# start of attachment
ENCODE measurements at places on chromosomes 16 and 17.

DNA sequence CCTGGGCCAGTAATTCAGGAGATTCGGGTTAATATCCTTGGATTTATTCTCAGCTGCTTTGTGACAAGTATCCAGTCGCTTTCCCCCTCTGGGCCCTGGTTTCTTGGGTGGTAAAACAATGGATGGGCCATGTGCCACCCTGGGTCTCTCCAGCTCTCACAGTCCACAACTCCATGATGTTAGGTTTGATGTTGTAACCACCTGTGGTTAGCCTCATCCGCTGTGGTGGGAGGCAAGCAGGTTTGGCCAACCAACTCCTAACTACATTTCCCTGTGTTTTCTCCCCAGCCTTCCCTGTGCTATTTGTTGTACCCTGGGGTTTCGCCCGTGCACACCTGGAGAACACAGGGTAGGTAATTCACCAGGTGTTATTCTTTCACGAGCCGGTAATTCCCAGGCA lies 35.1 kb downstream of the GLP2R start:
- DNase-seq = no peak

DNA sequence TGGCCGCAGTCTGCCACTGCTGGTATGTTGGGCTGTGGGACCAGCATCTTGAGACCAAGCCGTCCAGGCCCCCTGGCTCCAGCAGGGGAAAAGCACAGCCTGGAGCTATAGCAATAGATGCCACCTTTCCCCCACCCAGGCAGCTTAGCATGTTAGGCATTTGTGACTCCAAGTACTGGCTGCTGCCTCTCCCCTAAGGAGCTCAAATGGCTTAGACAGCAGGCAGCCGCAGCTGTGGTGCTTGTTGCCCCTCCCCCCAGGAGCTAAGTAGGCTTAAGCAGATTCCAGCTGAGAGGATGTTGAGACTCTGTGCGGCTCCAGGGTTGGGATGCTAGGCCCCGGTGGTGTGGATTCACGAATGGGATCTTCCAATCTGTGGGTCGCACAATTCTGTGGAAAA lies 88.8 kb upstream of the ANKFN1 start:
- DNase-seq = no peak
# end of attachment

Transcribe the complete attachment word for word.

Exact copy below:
ENCODE measurements at places on chromosomes 16 and 17.

DNA sequence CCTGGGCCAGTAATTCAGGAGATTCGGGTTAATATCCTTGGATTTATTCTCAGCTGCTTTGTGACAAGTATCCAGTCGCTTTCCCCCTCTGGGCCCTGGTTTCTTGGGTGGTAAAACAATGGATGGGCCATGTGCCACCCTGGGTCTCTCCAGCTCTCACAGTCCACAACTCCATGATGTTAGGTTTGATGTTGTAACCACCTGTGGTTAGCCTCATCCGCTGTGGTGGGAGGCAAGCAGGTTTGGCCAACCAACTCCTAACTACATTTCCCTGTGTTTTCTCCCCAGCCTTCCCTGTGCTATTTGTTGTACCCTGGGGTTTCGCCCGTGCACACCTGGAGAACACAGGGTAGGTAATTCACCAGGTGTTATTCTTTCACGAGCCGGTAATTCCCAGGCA lies 35.1 kb downstream of the GLP2R start:
- DNase-seq = no peak

DNA sequence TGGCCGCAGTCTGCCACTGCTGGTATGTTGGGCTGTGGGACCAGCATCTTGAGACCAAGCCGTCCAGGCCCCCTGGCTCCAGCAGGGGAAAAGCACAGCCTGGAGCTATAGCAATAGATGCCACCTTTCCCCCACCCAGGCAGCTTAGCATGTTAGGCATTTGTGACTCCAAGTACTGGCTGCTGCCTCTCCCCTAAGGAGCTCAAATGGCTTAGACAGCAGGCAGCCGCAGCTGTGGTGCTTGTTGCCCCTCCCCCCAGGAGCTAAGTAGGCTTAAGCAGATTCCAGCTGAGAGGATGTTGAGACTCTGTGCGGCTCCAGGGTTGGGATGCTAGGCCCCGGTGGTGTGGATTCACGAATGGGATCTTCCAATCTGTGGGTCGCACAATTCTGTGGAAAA lies 88.8 kb upstream of the ANKFN1 start:
- DNase-seq = no peak